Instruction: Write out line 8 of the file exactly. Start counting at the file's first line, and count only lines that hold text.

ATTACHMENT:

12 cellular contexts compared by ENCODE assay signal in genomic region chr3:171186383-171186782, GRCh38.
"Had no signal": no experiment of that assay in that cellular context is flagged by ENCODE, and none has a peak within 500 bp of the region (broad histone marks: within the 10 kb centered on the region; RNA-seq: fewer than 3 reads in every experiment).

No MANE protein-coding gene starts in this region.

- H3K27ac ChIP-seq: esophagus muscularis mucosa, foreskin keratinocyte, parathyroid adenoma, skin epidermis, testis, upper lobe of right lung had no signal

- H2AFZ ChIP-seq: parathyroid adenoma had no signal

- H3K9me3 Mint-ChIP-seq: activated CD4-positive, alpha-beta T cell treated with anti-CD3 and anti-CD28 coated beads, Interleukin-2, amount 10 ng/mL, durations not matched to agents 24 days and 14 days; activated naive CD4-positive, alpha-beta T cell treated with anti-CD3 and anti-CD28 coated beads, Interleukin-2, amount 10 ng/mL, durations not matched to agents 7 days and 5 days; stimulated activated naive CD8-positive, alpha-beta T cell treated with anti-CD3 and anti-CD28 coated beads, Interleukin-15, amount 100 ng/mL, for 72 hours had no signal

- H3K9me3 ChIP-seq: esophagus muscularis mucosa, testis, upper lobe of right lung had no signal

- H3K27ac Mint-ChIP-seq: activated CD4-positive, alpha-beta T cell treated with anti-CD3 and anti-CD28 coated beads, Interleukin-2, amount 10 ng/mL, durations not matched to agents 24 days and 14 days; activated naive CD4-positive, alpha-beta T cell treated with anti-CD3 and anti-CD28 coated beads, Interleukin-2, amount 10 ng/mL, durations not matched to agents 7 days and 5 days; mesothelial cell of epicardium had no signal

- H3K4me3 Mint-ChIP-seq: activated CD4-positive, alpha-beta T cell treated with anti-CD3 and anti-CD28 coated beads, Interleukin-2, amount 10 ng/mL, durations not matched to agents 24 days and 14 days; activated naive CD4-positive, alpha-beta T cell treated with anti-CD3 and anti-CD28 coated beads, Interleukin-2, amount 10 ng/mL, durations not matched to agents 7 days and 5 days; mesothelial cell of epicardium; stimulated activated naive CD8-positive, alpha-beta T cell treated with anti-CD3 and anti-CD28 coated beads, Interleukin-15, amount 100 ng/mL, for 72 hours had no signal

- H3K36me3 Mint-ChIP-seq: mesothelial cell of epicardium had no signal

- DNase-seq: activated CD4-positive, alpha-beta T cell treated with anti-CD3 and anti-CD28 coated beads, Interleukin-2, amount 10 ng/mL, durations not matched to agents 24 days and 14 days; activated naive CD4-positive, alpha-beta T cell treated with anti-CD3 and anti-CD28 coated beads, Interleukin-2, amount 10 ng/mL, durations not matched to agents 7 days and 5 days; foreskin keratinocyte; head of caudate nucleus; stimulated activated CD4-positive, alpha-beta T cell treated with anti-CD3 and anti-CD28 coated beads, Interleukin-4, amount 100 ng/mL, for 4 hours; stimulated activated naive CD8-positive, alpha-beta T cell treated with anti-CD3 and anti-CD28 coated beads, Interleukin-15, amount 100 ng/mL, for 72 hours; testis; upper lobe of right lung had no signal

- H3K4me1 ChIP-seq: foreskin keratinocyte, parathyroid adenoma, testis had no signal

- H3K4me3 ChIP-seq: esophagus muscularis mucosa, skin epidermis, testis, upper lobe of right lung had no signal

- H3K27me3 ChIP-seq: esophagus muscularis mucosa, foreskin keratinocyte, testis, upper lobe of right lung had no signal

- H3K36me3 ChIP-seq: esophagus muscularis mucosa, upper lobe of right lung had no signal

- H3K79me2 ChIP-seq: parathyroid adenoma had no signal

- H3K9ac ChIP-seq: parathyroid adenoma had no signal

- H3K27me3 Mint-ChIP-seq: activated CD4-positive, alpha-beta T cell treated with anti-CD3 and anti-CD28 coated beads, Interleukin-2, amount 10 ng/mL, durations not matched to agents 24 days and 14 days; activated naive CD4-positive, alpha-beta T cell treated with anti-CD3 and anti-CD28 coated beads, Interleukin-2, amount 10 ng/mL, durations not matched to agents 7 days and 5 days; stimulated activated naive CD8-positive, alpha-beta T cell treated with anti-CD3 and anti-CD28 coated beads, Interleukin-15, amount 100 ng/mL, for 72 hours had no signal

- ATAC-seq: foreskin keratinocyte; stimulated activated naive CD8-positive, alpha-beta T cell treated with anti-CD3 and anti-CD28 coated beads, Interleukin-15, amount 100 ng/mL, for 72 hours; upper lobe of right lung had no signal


- H3K27ac Mint-ChIP-seq: activated CD4-positive, alpha-beta T cell treated with anti-CD3 and anti-CD28 coated beads, Interleukin-2, amount 10 ng/mL, durations not matched to agents 24 days and 14 days; activated naive CD4-positive, alpha-beta T cell treated with anti-CD3 and anti-CD28 coated beads, Interleukin-2, amount 10 ng/mL, durations not matched to agents 7 days and 5 days; mesothelial cell of epicardium had no signal